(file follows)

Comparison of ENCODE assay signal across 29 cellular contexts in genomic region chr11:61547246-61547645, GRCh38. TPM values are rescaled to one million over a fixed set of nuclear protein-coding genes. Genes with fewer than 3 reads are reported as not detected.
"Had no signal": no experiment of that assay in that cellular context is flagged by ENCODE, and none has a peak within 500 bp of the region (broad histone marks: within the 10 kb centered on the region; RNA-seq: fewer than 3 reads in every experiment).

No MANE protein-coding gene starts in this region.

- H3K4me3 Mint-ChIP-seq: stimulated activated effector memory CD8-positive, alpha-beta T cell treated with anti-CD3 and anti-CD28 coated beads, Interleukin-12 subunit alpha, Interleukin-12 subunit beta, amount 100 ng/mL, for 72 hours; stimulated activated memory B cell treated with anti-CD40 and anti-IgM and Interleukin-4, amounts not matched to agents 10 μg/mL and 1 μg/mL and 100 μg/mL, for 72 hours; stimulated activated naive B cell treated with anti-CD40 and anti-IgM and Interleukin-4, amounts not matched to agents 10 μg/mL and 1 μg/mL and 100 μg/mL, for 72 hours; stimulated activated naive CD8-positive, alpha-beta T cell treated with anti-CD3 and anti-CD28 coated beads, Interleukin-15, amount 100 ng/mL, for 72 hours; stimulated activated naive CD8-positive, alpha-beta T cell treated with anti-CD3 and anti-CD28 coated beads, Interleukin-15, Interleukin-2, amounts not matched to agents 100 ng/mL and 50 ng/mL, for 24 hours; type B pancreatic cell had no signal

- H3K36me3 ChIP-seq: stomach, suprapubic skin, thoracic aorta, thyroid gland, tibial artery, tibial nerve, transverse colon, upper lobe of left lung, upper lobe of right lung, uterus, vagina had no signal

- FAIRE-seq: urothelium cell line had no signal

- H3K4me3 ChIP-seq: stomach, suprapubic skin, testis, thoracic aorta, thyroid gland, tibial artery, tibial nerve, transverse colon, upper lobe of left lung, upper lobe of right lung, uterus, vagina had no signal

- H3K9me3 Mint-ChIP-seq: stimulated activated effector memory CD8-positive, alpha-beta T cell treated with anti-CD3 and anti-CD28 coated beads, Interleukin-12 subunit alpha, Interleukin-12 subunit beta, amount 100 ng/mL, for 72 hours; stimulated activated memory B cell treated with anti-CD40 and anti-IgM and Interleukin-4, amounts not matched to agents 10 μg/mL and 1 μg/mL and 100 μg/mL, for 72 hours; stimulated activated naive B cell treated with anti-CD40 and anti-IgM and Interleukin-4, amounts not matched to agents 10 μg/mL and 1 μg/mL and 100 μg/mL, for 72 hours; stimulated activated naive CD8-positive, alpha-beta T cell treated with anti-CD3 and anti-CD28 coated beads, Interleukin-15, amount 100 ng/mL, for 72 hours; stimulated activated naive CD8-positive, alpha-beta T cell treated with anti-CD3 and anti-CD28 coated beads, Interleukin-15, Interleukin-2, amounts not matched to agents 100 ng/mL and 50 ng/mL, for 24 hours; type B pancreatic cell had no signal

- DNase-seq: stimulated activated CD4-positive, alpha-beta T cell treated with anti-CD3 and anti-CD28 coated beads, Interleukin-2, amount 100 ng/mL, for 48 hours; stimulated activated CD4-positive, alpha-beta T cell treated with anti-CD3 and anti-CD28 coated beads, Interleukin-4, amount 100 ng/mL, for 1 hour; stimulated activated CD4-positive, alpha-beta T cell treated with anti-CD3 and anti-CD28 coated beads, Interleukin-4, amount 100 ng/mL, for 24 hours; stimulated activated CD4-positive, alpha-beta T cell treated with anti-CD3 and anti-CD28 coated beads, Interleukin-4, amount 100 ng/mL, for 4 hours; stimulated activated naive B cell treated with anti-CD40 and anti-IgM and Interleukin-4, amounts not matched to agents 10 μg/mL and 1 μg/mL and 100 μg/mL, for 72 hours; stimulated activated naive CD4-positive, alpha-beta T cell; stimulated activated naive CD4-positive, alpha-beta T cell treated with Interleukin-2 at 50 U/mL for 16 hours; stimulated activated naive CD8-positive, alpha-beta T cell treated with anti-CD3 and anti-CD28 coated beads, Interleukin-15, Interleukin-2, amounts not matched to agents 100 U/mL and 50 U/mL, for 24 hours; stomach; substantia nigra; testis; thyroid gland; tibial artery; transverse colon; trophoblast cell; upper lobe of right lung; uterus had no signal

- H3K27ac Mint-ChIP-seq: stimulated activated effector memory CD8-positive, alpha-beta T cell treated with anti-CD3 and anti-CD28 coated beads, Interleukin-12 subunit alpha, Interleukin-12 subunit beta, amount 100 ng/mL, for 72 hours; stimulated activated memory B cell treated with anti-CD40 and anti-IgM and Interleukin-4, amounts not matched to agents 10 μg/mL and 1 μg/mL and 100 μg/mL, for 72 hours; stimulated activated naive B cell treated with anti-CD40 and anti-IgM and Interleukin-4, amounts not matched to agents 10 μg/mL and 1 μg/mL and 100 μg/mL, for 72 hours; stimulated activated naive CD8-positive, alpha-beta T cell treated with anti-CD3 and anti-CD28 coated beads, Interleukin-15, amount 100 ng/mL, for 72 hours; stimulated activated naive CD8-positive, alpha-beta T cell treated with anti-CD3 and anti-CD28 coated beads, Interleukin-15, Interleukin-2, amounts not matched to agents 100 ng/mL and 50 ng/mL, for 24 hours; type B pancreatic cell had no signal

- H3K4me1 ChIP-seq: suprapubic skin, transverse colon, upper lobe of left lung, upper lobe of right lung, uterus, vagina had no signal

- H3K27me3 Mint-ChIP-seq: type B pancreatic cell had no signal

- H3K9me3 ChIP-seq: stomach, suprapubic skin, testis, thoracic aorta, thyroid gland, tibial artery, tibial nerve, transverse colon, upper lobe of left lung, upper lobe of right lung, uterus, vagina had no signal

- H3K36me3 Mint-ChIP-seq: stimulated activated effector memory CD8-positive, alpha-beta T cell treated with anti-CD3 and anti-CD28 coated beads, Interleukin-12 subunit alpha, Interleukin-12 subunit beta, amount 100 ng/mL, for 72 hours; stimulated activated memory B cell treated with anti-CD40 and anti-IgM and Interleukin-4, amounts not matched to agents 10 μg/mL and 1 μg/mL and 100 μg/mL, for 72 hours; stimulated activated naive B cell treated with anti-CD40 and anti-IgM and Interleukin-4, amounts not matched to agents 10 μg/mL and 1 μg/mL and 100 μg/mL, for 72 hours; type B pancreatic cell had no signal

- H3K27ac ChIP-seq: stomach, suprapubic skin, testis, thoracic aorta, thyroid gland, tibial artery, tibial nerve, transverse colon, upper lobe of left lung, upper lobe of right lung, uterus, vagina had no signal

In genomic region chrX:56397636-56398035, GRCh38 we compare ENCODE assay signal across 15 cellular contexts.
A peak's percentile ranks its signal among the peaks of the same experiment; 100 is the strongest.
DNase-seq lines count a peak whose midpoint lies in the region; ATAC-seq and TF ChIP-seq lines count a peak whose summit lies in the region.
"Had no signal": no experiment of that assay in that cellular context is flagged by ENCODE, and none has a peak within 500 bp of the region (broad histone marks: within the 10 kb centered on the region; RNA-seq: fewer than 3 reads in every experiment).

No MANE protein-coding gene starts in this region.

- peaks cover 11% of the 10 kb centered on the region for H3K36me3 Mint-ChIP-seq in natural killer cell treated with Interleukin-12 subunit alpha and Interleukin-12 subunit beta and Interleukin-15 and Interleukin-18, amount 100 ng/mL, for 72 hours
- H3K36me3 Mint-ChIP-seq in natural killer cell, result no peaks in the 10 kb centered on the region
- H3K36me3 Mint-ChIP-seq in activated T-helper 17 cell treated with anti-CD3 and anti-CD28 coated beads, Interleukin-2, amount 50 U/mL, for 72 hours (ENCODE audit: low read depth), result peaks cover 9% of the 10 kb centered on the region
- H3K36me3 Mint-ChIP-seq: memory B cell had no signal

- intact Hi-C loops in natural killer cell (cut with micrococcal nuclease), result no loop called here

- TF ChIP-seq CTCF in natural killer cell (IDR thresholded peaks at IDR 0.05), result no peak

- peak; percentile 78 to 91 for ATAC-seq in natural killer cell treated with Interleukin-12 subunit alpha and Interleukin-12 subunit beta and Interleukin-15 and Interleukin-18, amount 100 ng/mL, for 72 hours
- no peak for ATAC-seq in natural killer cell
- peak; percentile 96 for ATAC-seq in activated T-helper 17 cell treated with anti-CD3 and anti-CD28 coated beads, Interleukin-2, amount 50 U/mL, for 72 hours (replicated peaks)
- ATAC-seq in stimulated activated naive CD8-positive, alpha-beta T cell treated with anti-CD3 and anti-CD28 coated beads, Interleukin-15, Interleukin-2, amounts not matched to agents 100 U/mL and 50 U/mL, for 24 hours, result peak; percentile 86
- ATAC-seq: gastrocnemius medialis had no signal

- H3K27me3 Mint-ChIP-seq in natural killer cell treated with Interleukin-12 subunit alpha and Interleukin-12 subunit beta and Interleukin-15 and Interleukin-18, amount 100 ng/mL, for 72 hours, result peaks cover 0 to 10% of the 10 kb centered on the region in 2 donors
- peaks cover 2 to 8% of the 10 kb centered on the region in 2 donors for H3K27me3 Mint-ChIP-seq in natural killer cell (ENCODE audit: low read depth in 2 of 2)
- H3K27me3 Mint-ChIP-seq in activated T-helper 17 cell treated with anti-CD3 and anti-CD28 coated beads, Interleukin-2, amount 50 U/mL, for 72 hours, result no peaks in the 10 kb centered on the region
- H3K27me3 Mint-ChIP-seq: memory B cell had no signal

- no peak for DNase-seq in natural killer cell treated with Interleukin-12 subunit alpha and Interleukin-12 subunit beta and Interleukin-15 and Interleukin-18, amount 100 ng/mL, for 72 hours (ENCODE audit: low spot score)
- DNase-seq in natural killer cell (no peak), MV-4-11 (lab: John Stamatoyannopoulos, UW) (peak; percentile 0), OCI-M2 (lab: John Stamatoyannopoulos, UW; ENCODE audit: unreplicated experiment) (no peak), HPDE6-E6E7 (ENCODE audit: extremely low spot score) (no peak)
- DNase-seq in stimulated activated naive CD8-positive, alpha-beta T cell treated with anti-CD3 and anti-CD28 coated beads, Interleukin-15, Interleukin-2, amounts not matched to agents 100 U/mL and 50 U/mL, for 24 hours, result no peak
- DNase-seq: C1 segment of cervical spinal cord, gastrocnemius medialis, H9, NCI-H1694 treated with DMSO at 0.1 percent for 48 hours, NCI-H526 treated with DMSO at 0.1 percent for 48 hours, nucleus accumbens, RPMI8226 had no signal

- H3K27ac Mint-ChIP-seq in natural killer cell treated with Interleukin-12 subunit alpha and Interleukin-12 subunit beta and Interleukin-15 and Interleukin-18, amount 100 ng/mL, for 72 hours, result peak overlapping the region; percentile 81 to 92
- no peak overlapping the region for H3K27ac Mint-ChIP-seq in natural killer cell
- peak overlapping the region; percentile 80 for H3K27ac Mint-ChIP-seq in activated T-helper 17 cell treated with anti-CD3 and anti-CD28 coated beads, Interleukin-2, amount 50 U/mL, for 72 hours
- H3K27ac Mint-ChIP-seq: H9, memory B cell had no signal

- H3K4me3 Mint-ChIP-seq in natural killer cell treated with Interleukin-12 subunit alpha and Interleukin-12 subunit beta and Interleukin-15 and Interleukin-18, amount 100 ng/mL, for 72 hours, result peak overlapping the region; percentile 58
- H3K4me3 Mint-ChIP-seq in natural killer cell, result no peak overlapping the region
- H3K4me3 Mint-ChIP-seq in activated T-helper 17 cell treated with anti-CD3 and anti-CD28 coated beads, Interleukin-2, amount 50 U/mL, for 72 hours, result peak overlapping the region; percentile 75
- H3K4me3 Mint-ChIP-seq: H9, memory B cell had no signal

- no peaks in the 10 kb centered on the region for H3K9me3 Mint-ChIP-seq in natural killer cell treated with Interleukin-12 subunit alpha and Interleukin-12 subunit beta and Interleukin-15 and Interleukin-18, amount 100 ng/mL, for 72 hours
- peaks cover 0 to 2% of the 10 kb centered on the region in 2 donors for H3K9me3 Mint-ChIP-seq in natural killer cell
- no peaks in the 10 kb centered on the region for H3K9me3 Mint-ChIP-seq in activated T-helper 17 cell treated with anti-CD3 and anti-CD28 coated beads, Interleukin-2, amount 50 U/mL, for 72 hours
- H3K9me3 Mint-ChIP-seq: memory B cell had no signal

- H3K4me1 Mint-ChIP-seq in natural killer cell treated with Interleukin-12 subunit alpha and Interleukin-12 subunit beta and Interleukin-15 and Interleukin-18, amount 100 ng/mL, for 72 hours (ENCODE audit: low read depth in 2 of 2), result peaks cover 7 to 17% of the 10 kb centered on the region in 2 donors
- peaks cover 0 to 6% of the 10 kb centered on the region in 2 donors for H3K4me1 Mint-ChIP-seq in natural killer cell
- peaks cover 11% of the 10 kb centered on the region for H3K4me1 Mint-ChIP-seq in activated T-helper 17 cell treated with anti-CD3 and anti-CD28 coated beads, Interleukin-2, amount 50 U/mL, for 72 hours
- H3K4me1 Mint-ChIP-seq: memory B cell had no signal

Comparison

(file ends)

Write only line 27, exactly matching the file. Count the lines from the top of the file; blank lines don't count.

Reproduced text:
- peak; percentile 78 to 91 for ATAC-seq in natural killer cell treated with Interleukin-12 subunit alpha and Interleukin-12 subunit beta and Interleukin-15 and Interleukin-18, amount 100 ng/mL, for 72 hours